Retired NFL player Brett Favre recently weighed in on the circumstances surrounding the death of George Floyd, saying he finds it “hard to believe” former Minneapolis cop Derek Chauvin meant to kill Floyd.
Floyd, 46, passed away after Chauvin knelt on his neck for over nine minutes despite repeatedly telling him he couldn’t breathe. The incident also happened in the full glare of bystanders who could be heard pleading with Chauvin to remove his knee from Floyd’s neck and also offer him some medical assistance. However, Chauvin and his other colleague officers did not budge.
“I find it hard to believe, and I’m not defending Derek Chauvin in any way, I find it hard to believe, first of all, that he intentionally meant to kill George Floyd,” Favre said on the Bolling with Favre podcast on Wednesday, according to New York Post.
“That being said, his actions were uncalled for. I don’t care what color the person is on the street. I don’t know what led to that video that we saw where his knee is on his neck, but the man had thrown in the towel.”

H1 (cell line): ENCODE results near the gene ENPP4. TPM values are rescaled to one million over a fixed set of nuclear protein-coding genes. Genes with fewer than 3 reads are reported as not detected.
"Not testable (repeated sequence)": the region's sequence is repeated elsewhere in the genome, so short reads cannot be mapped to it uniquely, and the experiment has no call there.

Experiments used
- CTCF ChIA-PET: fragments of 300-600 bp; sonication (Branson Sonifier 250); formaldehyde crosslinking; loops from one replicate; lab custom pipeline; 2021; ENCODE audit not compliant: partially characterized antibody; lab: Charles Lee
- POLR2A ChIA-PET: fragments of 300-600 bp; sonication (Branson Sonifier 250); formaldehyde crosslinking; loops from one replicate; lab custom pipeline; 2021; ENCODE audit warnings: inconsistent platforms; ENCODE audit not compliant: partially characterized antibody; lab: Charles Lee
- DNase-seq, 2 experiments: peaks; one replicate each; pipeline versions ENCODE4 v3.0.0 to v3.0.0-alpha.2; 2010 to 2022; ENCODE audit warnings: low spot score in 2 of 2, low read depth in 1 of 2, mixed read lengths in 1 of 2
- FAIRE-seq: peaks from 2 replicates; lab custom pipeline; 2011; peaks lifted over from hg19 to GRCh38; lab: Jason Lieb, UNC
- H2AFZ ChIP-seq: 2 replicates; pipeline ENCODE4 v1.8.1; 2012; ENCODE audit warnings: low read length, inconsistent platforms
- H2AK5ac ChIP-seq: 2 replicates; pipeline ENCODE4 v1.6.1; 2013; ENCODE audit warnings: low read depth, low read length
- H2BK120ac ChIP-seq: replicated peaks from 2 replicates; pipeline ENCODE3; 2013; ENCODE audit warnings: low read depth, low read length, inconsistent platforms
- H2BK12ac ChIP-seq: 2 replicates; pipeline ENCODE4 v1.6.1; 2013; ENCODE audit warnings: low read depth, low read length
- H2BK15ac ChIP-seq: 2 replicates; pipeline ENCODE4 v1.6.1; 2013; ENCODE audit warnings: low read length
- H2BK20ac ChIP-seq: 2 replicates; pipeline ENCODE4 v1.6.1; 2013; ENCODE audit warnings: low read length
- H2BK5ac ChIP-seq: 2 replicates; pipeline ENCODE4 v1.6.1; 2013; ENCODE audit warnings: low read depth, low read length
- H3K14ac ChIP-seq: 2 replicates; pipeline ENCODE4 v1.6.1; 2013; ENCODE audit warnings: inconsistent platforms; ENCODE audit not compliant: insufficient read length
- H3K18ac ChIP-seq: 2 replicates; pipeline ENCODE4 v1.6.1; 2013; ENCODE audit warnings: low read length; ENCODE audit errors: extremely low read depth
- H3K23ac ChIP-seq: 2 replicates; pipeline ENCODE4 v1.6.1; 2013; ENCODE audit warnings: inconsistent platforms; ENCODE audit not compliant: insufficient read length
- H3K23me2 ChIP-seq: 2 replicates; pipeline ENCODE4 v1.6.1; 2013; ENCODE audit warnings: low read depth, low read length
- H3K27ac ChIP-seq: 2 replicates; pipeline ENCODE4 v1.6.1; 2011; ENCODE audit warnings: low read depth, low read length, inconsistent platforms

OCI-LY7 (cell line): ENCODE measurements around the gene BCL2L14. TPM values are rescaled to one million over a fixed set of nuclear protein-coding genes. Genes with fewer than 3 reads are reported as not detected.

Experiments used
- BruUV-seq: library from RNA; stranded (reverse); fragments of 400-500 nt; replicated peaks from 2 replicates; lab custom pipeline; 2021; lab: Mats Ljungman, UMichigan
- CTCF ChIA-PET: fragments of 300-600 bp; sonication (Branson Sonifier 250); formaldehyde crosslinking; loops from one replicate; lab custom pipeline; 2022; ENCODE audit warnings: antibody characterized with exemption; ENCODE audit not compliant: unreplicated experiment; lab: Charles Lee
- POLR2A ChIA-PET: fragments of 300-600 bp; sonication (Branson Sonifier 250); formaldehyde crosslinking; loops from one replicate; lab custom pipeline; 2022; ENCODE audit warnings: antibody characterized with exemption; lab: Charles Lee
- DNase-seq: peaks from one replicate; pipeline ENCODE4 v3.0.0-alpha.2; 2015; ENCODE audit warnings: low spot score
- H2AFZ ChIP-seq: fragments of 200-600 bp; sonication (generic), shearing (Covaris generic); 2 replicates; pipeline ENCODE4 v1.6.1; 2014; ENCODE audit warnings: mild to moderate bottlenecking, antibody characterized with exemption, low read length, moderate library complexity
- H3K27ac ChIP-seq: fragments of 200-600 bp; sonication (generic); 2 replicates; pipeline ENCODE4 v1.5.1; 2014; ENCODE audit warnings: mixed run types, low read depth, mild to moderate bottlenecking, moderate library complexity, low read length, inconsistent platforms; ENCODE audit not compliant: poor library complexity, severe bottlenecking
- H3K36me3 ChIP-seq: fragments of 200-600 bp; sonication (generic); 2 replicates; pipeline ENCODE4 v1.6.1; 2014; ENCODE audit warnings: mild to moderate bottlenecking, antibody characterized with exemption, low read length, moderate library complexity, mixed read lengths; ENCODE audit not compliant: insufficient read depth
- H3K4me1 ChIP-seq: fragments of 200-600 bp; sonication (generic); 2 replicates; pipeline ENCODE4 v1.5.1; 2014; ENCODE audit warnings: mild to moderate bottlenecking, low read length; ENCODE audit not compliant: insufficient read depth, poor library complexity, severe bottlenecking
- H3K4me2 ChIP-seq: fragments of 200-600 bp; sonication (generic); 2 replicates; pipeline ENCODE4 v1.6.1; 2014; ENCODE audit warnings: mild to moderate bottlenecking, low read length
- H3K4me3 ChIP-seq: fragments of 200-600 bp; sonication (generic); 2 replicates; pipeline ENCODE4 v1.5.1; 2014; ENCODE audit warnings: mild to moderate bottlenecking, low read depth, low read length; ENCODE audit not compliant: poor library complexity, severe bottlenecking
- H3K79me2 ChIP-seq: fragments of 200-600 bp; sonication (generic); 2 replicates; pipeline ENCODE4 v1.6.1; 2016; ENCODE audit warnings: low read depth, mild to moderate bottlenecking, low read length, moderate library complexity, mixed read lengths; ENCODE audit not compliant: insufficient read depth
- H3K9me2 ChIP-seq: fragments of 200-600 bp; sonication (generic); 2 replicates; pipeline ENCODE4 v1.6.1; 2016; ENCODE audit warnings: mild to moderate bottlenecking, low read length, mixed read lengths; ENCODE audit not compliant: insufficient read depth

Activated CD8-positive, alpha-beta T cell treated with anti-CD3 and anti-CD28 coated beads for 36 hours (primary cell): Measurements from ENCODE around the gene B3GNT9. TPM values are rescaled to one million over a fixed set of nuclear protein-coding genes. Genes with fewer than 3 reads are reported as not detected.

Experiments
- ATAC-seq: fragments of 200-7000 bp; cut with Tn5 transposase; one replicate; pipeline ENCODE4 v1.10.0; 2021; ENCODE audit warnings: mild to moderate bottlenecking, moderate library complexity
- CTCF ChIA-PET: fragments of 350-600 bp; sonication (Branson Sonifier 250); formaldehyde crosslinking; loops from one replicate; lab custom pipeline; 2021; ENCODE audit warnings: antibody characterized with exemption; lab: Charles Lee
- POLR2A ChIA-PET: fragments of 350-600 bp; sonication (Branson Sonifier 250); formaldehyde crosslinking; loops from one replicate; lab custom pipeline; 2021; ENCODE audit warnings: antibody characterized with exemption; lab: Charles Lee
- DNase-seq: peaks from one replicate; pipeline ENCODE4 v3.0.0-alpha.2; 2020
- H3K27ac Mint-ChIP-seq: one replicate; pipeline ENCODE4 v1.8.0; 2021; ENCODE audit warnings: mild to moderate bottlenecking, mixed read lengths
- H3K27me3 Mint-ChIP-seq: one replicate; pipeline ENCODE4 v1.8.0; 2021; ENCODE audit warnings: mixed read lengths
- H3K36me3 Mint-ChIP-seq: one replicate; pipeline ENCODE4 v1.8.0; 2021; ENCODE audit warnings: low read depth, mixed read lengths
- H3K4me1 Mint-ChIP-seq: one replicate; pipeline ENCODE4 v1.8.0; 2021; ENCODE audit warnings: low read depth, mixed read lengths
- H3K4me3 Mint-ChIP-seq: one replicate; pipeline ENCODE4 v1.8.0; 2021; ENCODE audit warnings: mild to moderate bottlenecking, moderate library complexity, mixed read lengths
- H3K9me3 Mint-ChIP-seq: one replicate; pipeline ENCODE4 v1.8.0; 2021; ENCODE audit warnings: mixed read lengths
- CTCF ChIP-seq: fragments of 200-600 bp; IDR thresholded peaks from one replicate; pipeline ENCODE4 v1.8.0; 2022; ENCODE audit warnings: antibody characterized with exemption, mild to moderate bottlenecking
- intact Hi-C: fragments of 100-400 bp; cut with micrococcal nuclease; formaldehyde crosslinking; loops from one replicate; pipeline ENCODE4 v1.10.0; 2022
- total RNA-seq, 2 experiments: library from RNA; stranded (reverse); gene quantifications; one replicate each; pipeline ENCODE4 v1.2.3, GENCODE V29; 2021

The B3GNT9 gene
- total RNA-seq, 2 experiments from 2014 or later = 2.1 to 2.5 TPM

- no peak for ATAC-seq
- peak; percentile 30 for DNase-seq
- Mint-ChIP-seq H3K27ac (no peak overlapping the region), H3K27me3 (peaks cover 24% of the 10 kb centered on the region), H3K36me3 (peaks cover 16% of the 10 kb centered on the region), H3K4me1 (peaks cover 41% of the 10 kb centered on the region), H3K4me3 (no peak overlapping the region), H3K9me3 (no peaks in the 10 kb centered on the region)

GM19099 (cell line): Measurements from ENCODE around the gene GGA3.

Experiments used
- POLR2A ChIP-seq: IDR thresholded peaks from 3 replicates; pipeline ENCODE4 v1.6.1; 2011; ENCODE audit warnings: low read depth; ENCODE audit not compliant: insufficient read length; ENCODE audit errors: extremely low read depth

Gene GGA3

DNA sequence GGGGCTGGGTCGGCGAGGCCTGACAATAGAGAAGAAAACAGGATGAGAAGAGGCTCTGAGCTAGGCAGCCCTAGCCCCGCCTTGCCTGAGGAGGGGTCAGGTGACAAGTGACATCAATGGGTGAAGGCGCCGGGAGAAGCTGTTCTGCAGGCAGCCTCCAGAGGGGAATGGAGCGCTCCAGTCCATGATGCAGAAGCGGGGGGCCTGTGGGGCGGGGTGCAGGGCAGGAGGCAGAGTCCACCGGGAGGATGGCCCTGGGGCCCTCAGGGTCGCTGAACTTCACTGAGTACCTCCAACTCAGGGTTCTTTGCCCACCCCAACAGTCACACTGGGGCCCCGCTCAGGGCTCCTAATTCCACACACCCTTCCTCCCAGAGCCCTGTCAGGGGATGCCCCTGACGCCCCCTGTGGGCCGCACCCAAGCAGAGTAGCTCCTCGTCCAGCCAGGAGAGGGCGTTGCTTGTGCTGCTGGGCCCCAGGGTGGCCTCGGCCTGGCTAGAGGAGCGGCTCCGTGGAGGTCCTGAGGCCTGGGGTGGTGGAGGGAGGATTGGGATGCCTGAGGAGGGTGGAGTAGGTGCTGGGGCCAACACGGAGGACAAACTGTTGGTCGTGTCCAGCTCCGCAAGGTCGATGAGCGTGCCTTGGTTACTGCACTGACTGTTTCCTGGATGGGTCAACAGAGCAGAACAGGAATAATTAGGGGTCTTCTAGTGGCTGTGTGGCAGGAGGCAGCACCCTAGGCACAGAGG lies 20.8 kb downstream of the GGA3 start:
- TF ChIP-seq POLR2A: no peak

On Tuesday, a jury found Chauvin guilty of murder and manslaughter in the May 25 death of the African-American father. Favre’s recent comment comes after he was criticized last week for saying athletes who kneel during the national anthem to protest against racial injustice have “created more turmoil than good.”
“It’s really a shame that we’ve come to this,” the retired quarterback said on The Andrew Klavan Show on April 11, USA Today reported. “Something has to unify us, and I felt like the flag, standing patriotically — because Blacks and whites and Hispanics have fought for this country and died for this country. It’s too bad.”
The 51-year-old doubled down on his sentiments and responded to the criticism on Wednesday’s podcast, saying: “I just gave my opinion. I’m certainly not a racist in spite of what some people might think, and you know, I’m for unity and I just feel like there’s a better way to unify our country. That being said, there’s a lot of things that need to stop.”